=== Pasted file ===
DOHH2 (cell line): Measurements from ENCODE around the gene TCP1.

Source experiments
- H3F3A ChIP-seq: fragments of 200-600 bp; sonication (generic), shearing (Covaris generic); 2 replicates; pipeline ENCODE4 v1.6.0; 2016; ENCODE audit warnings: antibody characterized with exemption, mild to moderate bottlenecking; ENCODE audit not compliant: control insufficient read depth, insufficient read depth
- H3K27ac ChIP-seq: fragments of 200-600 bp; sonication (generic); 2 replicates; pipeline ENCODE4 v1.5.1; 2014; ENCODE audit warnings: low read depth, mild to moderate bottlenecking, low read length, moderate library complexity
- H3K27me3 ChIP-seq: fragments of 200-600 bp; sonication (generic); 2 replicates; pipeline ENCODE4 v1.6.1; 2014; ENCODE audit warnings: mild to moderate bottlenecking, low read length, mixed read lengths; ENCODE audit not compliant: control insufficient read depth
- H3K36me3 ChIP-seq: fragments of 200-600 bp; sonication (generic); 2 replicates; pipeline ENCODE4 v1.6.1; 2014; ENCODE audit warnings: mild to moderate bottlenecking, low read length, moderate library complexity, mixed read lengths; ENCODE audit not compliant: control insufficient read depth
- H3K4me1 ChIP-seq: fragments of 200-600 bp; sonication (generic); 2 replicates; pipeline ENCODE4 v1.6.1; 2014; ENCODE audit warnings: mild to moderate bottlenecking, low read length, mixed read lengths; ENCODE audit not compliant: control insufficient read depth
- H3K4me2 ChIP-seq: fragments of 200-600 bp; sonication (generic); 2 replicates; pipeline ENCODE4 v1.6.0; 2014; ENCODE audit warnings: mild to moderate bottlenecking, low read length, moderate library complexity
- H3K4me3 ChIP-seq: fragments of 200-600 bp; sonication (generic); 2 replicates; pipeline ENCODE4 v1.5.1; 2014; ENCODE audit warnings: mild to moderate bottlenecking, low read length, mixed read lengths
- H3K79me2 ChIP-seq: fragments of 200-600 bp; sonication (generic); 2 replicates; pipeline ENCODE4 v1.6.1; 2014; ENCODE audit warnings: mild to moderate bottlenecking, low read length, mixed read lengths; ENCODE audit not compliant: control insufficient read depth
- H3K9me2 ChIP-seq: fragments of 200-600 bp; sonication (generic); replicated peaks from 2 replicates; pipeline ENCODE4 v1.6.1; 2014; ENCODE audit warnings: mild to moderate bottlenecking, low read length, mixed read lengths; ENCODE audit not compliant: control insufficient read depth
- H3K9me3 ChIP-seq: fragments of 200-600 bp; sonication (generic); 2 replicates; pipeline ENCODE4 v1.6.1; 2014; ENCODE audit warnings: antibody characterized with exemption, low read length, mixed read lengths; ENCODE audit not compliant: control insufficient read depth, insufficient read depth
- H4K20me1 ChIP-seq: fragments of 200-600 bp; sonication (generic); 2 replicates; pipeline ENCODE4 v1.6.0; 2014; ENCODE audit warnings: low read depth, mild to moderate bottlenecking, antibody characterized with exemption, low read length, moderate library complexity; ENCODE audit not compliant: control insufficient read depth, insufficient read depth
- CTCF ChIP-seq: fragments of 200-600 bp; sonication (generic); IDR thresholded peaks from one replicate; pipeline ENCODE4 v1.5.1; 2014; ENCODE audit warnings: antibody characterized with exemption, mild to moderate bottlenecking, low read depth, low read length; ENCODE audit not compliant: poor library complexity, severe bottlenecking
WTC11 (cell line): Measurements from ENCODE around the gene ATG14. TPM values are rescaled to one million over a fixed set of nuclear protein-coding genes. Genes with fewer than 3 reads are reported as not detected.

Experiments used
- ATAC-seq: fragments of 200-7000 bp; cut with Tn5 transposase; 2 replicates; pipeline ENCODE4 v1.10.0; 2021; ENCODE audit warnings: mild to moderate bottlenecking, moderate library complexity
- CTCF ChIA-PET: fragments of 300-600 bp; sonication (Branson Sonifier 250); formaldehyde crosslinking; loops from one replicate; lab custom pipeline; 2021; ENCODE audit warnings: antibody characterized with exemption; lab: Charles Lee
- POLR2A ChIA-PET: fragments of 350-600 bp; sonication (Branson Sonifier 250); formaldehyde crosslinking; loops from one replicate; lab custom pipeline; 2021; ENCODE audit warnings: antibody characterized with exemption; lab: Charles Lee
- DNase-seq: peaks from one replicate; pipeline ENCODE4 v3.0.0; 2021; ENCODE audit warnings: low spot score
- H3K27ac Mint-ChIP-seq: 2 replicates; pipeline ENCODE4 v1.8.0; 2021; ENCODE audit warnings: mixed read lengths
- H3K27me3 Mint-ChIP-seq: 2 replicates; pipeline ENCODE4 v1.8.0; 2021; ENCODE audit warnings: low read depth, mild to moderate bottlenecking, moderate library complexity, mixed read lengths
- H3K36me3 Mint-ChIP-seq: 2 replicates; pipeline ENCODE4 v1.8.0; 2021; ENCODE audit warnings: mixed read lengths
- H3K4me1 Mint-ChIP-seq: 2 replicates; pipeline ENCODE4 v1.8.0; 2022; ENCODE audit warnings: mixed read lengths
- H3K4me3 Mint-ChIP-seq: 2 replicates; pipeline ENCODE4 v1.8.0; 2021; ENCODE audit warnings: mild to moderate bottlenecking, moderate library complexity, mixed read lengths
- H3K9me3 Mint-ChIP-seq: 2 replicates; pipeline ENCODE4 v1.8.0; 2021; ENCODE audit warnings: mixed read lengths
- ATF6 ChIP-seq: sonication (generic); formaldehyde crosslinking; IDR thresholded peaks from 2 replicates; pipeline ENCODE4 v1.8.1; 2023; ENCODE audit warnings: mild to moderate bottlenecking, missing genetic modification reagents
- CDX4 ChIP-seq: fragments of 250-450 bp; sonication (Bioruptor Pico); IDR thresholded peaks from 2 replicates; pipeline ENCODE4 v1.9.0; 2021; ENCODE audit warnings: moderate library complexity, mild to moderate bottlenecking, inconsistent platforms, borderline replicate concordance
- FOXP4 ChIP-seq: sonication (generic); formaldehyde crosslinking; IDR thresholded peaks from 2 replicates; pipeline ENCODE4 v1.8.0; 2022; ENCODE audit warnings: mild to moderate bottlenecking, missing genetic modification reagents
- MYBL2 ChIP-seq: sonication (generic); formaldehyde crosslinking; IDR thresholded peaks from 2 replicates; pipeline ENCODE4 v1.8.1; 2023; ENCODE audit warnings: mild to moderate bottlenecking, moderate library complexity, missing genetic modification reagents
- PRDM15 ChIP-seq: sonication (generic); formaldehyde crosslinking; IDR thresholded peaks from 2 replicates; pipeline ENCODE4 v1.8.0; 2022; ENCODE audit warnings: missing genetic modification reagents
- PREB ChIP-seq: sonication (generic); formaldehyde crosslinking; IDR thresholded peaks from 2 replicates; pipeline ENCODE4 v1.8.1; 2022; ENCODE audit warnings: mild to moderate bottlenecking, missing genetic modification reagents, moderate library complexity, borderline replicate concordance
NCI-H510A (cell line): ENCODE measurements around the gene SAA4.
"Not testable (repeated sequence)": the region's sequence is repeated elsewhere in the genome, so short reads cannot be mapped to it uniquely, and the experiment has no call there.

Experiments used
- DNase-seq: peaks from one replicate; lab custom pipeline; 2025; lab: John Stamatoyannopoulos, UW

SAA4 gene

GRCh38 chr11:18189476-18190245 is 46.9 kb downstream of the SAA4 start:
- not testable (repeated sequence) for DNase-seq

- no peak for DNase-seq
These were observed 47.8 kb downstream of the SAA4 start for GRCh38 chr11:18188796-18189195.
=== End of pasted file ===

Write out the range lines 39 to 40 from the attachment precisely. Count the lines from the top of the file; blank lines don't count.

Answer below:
- not testable (repeated sequence) for DNase-seq

- no peak for DNase-seq